Before texting and e-mail, there were penned messages of affection
"My Darling, Lovable hubby, Say, I am really getting good beginnings on my letters now, aren't I, or don't you like them? Who am I trying to kid?" Love letters. A lost art some say. Certainly now a piece of history. In the letter above that Betsy...
“My Darling, Lovable hubby, Say, I am really getting good beginnings on my letters now, aren’t I, or don’t you like them? Who am I trying to kid?”
Love letters. A lost art some say. Certainly now a piece of history.
In the letter above that Betsy “Slim” wrote to her husband, dated Oct. 3, 1945, she continues on to say, “Darling, I have reformed. I now go to bed every night between 8:30 and 10:00.
“You see, honey, I’m getting caught up with my sleep now, for I know that when you come home, I won’t get much sleep, or should I say, too much sleep. Of course, darling, you wouldn’t understand just what I mean now would you?”
At the end of her letter, Slim signs her letter with a lipstick kiss with the word “yummy” written next to it.
“This is a piece of history that is lost,” Becker County Historical Society Executive Director Amy Degerstrom said. “People don’t write letters anymore, well, not many people anyway.” Most communication in today’s society is in the form of text messages or e-mails.
Back when writing letters was popular though, there was no other means other than pen and paper, and sending them in the mail.
“These are a window into the daily life of these people. Today, we wouldn’t often see that because our communication is so disposable,” Degerstrom said.
The museum has several families’ love letters in the collection, not to mention some old Valentine’s Day cards. The love letters are mainly from wartimes when husbands and wives wrote back and forth, the only way to keep in touch.
Hildred “Shelley” Shelland and her husband, Frank Long, wrote letters back and forth while he served in World War II. But before all those letters, there was a Dear John letter as well, a favorite of museum staff to read.
“Dear Arthur, I don’t know how to write this but I thought that you should be the first to know that I think I have fallen in love with a local school teacher whom I have known only a relatively short time. He has to go in the Army after school is out so I don’t know whether we will be married before then or not.
“My mother is going to be very disappointed because she had planned so much on you and I being married, maybe even this summer. Please don’t think too harshly of me because I still wish a lot of happiness for you.”
Hildred went on to marry Frank Long in March of 1942.
The love letters between the husband and wife were very playful and sweet, though not romantic.
The museum has the letters from both sides, both Hildred and Frank.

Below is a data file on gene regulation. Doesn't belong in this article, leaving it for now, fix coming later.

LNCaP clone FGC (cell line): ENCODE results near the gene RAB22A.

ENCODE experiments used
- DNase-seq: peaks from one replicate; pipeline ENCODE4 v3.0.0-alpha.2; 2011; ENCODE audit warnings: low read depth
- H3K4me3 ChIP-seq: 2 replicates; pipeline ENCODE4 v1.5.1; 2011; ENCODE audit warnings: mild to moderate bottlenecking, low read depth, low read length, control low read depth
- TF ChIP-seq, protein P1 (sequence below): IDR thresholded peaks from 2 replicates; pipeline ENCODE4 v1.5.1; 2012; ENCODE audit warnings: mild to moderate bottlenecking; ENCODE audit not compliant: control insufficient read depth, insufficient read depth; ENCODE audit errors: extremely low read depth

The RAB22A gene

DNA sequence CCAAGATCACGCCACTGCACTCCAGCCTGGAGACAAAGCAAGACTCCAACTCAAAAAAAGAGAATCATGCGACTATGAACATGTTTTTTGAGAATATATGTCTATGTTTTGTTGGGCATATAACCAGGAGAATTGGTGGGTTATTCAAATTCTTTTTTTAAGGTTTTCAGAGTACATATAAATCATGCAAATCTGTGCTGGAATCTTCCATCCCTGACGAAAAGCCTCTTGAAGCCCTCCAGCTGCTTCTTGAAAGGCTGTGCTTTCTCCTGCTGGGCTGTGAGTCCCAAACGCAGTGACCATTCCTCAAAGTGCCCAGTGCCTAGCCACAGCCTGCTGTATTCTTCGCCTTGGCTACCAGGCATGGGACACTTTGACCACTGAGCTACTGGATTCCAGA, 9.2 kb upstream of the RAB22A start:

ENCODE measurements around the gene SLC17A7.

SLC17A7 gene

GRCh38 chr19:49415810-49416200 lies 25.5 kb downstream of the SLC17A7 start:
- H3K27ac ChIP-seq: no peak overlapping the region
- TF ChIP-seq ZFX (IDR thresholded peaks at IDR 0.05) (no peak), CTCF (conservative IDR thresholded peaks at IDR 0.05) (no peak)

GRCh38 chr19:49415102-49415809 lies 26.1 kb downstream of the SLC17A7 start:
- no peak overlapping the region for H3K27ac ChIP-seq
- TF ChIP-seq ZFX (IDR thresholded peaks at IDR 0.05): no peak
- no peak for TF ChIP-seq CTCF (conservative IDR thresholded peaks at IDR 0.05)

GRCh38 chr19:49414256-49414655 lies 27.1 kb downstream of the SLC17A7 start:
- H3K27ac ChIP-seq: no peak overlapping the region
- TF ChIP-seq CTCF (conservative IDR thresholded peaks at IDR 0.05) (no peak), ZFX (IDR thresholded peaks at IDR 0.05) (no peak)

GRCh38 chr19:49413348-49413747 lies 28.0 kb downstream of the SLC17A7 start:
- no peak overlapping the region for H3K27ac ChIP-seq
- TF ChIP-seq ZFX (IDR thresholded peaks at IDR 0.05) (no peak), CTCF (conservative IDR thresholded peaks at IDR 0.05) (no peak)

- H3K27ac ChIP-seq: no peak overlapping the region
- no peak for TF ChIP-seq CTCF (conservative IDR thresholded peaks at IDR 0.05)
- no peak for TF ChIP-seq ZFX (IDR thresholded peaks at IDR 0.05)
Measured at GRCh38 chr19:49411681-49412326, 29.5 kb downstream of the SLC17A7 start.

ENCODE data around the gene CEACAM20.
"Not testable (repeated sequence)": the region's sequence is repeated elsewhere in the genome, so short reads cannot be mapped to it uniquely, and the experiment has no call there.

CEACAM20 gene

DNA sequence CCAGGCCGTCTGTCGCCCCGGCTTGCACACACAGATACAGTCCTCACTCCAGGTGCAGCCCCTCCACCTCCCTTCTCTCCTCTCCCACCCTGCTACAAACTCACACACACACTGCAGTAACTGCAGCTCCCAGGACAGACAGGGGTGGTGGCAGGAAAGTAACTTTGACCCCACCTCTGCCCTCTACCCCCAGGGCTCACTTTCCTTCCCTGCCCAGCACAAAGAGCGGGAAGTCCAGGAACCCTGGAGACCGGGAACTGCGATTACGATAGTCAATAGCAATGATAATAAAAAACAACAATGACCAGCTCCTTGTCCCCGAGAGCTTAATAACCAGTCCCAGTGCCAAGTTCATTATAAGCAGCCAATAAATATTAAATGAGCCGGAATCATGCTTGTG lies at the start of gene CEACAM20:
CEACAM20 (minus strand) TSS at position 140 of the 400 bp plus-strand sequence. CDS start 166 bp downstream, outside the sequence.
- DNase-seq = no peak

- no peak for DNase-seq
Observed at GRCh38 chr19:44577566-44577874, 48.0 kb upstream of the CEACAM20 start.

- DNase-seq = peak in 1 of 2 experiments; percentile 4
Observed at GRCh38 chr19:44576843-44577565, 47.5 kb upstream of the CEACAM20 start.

“Frank wasn’t particularly romantic. He just wrote about what he was doing,” Degerstrom said.
Frank was a photographer in the war and would tell his wife back home about his photography, as much as the government would allow anyway.
“If you read through them, they were very practical people,” Degerstrom said. “They obviously enjoyed each other’s company. They were very fun-loving people.”
When Hildred didn’t know Frank’s location during the war, she would send messages via victory mail, which was censored, of course, and then put on microfilm. When it was delivered to the recipient, it was then printed off to read. The museum also has a stack of those letters between the Longs.
The couple purchased the island on Cotton Lake, which they named Shelley Island, Shelley being Hildred’s nickname.
Another family’s love letters, these much more romantic and passionate, came from sisters Marion, Lois and Irene Kay Randolph and their three eventual husbands.
The letters are from 1933 to the ’40s, during the war.
“All of these are very much of an era,” Degerstrom said.
From her boyfriend, Tex, Irene Kay received this letter:
“Dearest Kay, The second mail just came and there was no letter from my Kay. Who’s my rival, honey? Am I losing my rating or something. I’m lonesome, aren’t you? Maybe I’ll get a letter later in the day.”
Degerstrom said that from the volume of the letters in both the Long and the Randolph families, the people wrote letters either daily or at least several times per week. She said it would have been difficult back then, when letters were the only means of communication and if it was heard on the radio back home that something bad had happened in the war, it could be a week or more before receiving a letter from a loved one saying they were unharmed.
“We don’t have a concept of that anymore, because everything is so instant now,” she said.
Letters weren’t the only things showing love, either. Valentines were much more artful and beautiful, made of cut paper and lithograph. Valentines are still not out of place today, though; people still customarily give out valentines on Feb. 14.
It’s a way of showing affection, one that was probably considered publicly appropriate 100 years ago. Things could be said in a valentine that maybe couldn’t be face-to-face. It also gave secret admirers a chance to profess their love.
“It’s an interesting reflection on culture and what was appropriate,” Degerstrom said.
For more of a look at historic love letters and valentines, contact the Becker County Historical Society at 847-2938.